County Clerk 

Telephone: (817) 334-1195 

Type of Jurisdiction: County 
Registered Voters: 317,582 

Tarrant County was selected as a location to be visited since they are 
a large county that used approximately half lever system and half punch 
card system; in 1972, they had 650 Shoup lever machines and 700 CES 


This punch card installation should be contrasted with El Paso 0>o-*ln 

the same state, and, therefore, are subject to the same sta e ele tion laws . ) 

Tarrant County used CES on a trial basis at the direction o the County 

Commissioner, and against the wishes of the County Clerk and his ele t n 

staff. (The custodian for Tarrant County has worked for Shoup on a part 

time basis programing and maintaining this machine in other Jurisdictions 

and other states.) 

The test was not successful. The main reasons appeared to b. that *e 

system was not wanted and, therefore, management did not e " 

prepare for the system. As a result, the punch card idea 

after the 1972 election. 

System: CES/Datavote or Datamedia 

er: Sacramento County 

720 9th Street 
Sacramento, California 95814 

Contact: Mr. William Durley, 

County Clerk and Registrar of Voters 

Telephone: ( 916) 454-535! 

Type of Jurisdiction: County 
Registered Voters: 400,000 

Sacramento County was selected as a location to be visited because it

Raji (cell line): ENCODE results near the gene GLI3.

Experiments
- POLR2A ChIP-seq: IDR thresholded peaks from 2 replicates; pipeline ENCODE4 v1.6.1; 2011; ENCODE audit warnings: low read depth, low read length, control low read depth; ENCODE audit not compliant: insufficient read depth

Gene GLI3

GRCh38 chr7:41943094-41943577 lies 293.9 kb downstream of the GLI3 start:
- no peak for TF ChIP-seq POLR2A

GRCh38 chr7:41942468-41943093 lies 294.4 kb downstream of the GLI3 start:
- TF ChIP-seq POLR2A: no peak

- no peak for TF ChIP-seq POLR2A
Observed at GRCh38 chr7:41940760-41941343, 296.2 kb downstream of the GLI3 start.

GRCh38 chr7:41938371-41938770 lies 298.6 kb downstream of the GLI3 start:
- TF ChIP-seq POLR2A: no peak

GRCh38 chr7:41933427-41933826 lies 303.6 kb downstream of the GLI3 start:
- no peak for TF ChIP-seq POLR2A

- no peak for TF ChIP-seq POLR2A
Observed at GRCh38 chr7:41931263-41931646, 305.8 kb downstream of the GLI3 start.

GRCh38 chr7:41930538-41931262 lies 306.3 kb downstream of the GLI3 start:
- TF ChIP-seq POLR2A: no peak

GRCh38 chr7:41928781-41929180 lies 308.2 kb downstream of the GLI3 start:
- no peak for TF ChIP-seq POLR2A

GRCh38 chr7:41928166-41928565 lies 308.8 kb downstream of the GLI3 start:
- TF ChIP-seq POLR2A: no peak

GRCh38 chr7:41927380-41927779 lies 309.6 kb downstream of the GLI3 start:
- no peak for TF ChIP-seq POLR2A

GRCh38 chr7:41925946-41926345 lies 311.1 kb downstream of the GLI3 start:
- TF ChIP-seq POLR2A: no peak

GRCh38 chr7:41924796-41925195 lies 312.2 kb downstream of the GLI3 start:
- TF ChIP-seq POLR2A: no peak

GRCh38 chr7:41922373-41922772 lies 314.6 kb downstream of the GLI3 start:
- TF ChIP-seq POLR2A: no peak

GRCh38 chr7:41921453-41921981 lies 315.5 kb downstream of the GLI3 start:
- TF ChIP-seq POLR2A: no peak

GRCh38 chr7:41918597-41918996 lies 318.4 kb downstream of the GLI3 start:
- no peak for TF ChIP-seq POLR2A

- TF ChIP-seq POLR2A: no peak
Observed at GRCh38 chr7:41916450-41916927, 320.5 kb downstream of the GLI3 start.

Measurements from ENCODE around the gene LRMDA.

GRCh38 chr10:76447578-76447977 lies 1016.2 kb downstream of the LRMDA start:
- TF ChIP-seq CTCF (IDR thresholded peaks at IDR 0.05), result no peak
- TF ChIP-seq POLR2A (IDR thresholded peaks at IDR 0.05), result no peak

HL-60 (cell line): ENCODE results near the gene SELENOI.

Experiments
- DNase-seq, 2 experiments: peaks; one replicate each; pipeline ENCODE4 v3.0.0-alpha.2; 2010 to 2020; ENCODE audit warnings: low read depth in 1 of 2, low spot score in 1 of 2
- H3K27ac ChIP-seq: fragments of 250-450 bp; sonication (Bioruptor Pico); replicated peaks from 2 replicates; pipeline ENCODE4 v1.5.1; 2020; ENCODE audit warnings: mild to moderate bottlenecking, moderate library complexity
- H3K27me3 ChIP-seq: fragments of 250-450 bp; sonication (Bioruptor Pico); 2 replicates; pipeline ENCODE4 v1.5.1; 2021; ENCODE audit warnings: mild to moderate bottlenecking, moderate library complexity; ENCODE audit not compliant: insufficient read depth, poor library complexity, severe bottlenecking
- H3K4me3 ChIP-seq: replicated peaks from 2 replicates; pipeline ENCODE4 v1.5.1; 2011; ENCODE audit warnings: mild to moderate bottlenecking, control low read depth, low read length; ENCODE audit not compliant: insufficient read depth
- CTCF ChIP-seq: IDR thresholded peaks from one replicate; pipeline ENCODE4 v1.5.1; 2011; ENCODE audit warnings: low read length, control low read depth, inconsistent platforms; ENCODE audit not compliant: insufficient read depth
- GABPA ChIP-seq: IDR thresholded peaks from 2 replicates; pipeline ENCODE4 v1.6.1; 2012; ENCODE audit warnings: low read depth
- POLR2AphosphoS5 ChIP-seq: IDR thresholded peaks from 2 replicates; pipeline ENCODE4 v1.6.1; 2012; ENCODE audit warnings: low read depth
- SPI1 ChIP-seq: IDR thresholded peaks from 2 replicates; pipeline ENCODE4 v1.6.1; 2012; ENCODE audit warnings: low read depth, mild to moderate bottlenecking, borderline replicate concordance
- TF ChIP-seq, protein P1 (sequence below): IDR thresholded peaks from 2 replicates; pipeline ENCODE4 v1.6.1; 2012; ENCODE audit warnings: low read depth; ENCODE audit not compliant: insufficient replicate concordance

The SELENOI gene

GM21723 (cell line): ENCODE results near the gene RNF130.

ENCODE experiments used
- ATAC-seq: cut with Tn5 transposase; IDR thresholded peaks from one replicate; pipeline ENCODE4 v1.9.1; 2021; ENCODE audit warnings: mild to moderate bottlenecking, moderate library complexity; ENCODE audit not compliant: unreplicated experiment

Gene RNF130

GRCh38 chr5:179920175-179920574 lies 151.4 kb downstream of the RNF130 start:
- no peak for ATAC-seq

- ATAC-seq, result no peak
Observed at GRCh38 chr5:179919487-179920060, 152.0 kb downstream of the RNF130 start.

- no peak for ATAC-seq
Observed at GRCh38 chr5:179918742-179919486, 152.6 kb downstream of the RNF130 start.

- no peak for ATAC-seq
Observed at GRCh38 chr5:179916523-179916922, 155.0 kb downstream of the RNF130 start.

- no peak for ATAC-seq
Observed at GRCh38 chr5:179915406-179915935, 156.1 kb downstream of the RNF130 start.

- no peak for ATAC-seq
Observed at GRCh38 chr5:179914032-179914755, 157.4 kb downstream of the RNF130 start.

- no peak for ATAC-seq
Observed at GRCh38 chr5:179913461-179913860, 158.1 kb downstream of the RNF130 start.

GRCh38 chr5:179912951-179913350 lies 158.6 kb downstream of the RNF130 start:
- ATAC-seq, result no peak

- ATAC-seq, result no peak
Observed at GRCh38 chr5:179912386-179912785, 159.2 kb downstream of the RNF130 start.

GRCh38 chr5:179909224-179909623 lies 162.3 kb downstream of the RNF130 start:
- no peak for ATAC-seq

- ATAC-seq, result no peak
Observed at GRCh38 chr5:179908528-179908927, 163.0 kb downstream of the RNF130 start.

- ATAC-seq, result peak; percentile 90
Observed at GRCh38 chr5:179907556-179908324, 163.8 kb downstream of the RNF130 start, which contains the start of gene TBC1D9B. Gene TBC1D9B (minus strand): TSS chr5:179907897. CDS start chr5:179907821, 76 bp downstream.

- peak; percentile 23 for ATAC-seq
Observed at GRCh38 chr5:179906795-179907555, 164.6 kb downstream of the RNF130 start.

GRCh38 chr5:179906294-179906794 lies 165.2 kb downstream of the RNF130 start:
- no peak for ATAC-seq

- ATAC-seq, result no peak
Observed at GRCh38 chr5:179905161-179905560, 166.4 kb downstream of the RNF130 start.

had both CES (3,400) and Datamedia (500) voting devices, 

Sacramento County originally purchased the IBM Votomatic System in 1966. 
Additional machines were purchased from Datamedia in 1970, and CES in 
1972. Sacramento sees no basic differences among these devices. 

Sacramento County spreads over 900 square miles, about 607. rural, and 
has over 400,000 registered voters, yet produces unofficial tallies 
within four hours of closing. Transporting individual ballots, pro- 
cessing and tabulating is accomplished in four hours through an efficient 
operation. Sacramento attributes some of their ability to process tallies 
quickly to the CES BMX (Ballot. Multiplex Unit) which converts card data 
to tape. All absentee ballots are processed on Monday afternoon and the 
totals are recorded on tape. The tape, however, is not printed out 
until 8:00 p.m. on Tuesday. 

The precinct elections inspector keeps all devices in her home until 
election day morning rather than leaving them overnight at the polls. 
This procedure is used to provide better controls after the machines 
have been set up for voting. 

System: CES 

User: Will County 

14 Jefferson Street 
Joliet, Illinois 60431 

Contact: Mrs. Clara Hartley Woodard , 

County Clerk 

Telephone: (815) 729-8400 

Type of Jurisdiction: County 

Registered Voters: 135,372 

Will County was selected as a location to be visited because it uses 

Votomatic voting devices made by two different manufacturers, iiuiy had 
indicated in the Election Board Survey that they had experienced probl, ;:, 
of machine breakdowns, voter education and no back-up system. 

Will County originally purchased their system from IBM and later pur- 
chased some voting devices from Datamedia. The problems identified 
in the Survey of Election Boards were minor problems encountered at th, 
time o initial installation only and the county has experienced no 
major problems with any of the equipment. 

Will County stores their voting devices in the locked ballot boxes 
desired for storage purposes. They have recently moved to a new 
building and do not yet have storage space. The ballot boxes e U..-